If you are qualified for any of the below federal assistance programs, you may automatically qualify for Lifeline:
Federal Public Housing Assistance (FPHA)
Supplemental Nutrition Assistance Program (SNAP)
Supplemental Security Income (SSI)
Veterans Pension and Survivors Benefit
Some Tribal assistance programs may also qualify you for Lifeline, including:
Bureau of Indian Affairs General Assistance
Food Distribution Program on Indian Reservations
Head Start (if income eligibility criteria are met)
Tribally-Administered Temporary Assistance for Needy Families
If you don’t qualify for Lifeline, many Internet service providers offer low-income Internet packages:
AT&T – Up to 10 Mbps for $5/mo. or $10/mo.
Cox – Up to 15 Mbps for $9.95/mo.
Mediacom – Up to 10 Mbps for $9.95/mo.
Spectrum – Up to 30 Mbps for $14.99/mo.
Xfinity – Up to 15 Mbps for $9.95/mo.
Check out All Connect’s affordable internet guide for program details and other available options.
If you need to find low-cost computers for your students at home or to be able to work from home, InterConnection offers computers for low-income individuals and families through their ConnectAll program. Additionally, PCs for People offer no-cost computers, computer repair, internet service, and learning resources for individuals and families below the 200% poverty level or currently enrolled in an income-based government assistance program.
Well, you’ve come to the right place. FamilyWize provides individuals with access to more affordable prescription medication through our savings cards. There are no fees or eligibility requirements to receive a FamilyWize savings card, which is accepted in most pharmacies across the U.S. and can save you money on your prescriptions regardless of your insurance status. Simply start by typing your medication into our Price Lookup Tool and see how much you can save.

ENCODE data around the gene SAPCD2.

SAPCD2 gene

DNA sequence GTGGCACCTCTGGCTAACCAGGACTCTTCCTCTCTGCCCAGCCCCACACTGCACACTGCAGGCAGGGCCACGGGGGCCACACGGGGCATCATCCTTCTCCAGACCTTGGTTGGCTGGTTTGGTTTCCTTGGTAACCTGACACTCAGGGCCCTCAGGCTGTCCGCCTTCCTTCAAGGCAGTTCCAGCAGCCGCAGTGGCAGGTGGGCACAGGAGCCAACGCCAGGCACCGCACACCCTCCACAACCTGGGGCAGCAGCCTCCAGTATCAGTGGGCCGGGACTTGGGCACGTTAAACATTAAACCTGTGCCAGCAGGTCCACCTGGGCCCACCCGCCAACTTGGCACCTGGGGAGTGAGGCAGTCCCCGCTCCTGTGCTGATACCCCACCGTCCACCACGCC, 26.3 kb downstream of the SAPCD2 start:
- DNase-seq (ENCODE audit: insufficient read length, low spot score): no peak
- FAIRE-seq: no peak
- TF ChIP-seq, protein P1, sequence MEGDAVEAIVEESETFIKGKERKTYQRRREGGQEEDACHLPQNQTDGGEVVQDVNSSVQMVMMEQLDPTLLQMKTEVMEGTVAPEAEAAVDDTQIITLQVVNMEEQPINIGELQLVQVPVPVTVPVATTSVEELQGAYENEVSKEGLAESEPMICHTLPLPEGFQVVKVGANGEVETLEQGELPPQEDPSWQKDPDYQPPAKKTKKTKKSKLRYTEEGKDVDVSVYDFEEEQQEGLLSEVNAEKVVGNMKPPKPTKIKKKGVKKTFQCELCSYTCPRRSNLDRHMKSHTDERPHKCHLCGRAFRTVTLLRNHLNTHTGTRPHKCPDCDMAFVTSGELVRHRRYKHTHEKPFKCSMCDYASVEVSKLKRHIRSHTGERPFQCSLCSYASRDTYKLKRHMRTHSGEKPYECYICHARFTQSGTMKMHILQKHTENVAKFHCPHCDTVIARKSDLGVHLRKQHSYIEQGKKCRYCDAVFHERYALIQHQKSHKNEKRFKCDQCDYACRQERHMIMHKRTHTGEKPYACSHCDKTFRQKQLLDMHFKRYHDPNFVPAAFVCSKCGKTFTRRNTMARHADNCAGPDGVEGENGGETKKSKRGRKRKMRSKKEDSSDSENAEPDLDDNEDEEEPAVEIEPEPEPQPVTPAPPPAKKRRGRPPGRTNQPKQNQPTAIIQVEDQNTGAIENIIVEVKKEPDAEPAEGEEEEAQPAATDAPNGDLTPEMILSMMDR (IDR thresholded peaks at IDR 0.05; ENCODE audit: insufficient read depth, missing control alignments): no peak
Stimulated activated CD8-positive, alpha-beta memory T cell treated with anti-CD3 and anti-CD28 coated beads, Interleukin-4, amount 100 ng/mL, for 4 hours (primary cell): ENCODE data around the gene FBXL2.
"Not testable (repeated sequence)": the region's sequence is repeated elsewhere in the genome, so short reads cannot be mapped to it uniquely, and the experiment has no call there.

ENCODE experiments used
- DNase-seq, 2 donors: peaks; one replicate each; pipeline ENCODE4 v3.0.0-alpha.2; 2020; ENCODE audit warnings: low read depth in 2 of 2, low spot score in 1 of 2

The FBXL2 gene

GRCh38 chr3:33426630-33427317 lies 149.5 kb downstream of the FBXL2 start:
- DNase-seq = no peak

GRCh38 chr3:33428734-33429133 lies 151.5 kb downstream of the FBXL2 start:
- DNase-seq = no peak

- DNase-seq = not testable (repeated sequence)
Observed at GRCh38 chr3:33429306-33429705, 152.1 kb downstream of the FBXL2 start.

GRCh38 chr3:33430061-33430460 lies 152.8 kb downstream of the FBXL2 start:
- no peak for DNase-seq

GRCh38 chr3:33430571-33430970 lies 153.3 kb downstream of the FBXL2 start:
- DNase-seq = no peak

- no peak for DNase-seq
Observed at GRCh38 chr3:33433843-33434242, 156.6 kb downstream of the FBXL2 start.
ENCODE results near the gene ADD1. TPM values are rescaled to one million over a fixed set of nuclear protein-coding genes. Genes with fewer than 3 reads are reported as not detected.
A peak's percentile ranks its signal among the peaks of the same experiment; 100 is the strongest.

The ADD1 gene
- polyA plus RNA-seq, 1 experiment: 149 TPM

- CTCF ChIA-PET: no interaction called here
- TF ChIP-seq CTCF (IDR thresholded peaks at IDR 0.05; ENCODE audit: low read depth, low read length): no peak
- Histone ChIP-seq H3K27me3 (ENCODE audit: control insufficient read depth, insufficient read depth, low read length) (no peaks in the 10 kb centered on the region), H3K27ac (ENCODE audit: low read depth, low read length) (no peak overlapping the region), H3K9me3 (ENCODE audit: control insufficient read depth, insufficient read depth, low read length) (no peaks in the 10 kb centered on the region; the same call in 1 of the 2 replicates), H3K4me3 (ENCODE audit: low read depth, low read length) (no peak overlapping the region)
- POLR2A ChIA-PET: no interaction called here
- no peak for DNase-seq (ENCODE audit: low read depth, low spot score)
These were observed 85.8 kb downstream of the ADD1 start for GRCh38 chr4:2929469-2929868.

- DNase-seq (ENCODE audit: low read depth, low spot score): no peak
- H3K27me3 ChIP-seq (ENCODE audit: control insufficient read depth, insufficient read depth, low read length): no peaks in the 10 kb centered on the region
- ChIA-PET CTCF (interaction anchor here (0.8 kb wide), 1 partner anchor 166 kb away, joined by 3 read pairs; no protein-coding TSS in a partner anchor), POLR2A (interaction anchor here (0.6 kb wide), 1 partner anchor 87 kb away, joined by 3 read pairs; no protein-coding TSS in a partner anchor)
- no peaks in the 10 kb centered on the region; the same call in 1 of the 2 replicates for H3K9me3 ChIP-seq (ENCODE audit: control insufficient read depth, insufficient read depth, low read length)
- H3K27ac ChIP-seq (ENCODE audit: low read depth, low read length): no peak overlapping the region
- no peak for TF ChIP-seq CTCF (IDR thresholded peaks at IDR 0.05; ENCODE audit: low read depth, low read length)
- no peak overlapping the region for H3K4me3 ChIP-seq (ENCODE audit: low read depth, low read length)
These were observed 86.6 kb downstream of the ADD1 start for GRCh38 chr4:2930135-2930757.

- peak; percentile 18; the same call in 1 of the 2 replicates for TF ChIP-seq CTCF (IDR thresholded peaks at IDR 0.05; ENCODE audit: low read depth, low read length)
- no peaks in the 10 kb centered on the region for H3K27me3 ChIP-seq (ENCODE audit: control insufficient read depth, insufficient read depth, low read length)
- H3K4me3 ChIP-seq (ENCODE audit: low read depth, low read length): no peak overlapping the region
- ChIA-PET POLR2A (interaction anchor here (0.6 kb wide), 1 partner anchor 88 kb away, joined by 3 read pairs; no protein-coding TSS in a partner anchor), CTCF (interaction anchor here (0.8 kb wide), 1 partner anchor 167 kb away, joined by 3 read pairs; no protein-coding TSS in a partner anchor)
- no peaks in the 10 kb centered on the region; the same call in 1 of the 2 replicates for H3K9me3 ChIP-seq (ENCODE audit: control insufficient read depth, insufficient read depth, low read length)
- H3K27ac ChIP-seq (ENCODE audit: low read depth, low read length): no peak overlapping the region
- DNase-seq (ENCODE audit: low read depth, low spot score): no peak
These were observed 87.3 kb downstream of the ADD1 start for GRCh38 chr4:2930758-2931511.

The isolation and stress of this time is paramount, and that’s why the Centers for Disease Control is offering a list of resources and guides for managing stress, anxiety, and how to cope through the COVID-19 pandemic. But if you need immediate help for the emotional pain you are feeling, free 24/7 crisis support is available by texting The Crisis Text Line at 741-741.
The Substance Abuse and Mental Health Services Administration Disaster Distress Helpline also provides 24/7, 365-day-a-year crisis counseling and support to people experiencing emotional distress related to disasters such as the COVID-19 pandemic. Call 1-800-985-5990 or text TalkWithUs to 66746 and you will be connected with a trained crisis counselor.
The National Suicide Prevention Lifeline has compiled this guide for Emotional Wellbeing During the COVID-19 Outbreak. Additionally, most states and insurance providers are waiving copays and deductibles for teletherapy—which is therapy and counseling that is provided via phone or video conferencing. So if you already have a therapist you are working with, your counseling may qualify to be completely free during this time.
If you need support for addiction, Tempest is also offering free virtual support meetings to help people maintain or continue their path to sobriety while socially isolating. They have also launched a COVID-19 scholarship for their Recovery at Home program.